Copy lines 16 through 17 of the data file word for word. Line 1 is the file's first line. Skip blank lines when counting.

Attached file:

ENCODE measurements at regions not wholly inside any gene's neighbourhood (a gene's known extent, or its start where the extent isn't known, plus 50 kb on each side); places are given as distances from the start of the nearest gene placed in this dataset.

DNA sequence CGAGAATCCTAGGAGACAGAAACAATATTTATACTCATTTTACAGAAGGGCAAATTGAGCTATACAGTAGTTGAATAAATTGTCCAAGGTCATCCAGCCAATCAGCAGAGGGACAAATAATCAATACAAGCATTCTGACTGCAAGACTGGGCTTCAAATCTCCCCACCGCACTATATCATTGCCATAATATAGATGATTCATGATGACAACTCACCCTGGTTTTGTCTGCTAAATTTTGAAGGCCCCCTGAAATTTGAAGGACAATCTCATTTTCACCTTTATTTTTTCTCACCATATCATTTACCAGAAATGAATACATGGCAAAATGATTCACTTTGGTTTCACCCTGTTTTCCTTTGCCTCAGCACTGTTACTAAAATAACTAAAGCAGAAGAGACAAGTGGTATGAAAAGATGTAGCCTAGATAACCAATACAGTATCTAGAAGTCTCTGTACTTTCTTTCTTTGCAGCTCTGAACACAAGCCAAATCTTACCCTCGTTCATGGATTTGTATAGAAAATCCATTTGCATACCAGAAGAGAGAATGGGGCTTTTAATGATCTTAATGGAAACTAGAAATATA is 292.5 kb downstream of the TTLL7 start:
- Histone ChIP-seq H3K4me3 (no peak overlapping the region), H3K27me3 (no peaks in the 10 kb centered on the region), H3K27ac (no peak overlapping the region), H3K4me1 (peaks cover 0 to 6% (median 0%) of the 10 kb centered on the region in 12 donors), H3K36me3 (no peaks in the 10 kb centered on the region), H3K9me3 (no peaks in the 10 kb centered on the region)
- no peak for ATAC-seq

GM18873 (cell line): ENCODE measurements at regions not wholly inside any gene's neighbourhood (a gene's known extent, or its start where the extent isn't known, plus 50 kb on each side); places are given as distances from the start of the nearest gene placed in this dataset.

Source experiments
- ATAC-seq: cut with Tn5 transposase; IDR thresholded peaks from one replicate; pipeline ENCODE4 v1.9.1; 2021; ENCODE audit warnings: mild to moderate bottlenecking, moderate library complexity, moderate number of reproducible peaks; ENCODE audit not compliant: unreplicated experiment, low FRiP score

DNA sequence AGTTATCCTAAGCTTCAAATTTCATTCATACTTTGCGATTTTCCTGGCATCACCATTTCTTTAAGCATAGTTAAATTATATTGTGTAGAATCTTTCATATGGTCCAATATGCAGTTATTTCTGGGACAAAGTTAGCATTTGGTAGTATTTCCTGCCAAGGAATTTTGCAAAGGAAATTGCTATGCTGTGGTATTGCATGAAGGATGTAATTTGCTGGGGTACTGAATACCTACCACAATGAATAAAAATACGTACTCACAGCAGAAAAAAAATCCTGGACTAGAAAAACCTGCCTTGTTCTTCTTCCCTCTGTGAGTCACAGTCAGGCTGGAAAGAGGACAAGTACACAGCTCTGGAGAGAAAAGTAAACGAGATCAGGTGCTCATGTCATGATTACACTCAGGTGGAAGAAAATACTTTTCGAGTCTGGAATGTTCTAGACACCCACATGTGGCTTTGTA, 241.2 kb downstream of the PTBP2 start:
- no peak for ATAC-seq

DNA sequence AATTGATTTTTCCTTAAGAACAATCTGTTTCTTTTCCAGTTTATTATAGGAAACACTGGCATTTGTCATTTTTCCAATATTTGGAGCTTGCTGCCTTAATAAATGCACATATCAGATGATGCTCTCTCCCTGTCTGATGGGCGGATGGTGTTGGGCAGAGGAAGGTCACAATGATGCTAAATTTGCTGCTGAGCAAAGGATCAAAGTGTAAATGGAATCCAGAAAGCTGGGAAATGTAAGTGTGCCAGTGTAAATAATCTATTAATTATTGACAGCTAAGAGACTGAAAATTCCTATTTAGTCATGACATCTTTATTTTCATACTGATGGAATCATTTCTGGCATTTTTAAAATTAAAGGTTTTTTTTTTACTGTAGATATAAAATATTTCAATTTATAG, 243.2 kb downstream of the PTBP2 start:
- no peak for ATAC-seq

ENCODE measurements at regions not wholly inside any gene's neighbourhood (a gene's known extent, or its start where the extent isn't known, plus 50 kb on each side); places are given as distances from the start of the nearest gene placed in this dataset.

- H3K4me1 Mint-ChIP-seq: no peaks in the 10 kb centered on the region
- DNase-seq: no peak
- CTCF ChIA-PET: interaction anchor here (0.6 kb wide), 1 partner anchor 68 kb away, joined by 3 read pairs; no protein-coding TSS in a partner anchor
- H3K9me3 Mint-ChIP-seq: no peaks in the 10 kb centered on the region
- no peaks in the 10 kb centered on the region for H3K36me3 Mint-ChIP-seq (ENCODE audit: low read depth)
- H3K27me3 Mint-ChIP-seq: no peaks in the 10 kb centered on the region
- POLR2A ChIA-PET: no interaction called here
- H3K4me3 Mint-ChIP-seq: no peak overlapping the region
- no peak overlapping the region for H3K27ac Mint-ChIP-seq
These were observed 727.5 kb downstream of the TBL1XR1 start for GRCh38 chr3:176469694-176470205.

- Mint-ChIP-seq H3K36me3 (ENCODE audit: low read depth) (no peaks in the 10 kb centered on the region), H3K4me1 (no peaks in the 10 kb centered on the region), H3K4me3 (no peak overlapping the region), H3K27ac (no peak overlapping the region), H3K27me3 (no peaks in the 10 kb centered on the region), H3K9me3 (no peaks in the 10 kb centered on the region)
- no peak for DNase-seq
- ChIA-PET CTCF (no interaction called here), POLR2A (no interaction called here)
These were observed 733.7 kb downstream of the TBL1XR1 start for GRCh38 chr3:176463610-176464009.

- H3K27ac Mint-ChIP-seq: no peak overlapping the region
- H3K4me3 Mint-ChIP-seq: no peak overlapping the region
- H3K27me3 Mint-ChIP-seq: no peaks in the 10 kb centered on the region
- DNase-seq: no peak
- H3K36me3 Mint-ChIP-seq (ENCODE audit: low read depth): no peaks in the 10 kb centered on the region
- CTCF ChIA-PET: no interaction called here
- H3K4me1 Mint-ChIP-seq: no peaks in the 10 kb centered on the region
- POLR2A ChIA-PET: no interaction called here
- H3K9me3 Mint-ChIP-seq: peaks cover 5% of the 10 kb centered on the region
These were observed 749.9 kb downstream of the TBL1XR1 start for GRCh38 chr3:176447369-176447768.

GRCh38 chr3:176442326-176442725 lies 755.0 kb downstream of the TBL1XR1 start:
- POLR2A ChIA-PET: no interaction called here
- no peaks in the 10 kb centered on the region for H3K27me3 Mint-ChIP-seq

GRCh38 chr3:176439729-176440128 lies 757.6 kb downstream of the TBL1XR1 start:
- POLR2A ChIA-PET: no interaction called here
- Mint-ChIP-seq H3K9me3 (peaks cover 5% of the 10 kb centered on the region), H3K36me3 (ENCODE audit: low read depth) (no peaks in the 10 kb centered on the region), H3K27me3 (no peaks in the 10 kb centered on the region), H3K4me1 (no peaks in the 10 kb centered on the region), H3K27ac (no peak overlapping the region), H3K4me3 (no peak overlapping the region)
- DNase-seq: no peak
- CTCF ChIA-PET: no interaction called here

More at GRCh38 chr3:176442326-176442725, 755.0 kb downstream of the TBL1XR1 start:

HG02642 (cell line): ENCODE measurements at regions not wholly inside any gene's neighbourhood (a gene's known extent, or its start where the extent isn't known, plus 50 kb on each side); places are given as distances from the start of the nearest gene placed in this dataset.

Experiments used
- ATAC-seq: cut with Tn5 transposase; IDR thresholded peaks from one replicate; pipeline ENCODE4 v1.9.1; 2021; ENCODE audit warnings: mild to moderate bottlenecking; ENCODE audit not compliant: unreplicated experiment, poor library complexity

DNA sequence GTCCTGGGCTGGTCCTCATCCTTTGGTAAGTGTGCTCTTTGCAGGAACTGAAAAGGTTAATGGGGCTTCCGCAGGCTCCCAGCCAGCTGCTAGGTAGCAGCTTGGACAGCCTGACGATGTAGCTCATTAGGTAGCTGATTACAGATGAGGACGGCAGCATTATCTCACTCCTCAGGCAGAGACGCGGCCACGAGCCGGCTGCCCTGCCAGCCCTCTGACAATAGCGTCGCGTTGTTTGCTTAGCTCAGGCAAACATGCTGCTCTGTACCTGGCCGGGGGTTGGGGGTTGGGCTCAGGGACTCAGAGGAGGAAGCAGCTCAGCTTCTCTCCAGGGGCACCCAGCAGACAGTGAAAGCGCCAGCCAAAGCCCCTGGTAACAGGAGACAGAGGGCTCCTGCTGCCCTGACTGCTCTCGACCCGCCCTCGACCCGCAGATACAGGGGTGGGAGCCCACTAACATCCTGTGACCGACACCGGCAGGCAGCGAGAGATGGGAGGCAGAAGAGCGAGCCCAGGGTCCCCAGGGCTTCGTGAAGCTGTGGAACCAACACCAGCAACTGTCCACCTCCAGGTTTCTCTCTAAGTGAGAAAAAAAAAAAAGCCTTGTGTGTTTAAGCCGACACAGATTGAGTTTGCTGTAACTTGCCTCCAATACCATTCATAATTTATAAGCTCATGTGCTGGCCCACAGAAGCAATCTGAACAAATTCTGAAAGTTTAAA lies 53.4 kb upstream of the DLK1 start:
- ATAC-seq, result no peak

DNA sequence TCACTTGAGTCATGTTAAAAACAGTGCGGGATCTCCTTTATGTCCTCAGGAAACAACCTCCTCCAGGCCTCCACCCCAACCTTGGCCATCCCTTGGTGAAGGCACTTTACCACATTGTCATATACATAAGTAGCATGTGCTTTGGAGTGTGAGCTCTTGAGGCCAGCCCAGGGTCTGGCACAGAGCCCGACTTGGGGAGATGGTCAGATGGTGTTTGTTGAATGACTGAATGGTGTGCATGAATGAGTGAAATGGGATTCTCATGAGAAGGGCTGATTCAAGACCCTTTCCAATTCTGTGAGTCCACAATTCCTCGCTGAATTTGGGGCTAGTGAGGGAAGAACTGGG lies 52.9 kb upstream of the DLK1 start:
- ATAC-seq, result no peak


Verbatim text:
- H3K9me3 Mint-ChIP-seq: no peaks in the 10 kb centered on the region
- no peaks in the 10 kb centered on the region for H3K36me3 Mint-ChIP-seq (ENCODE audit: low read depth)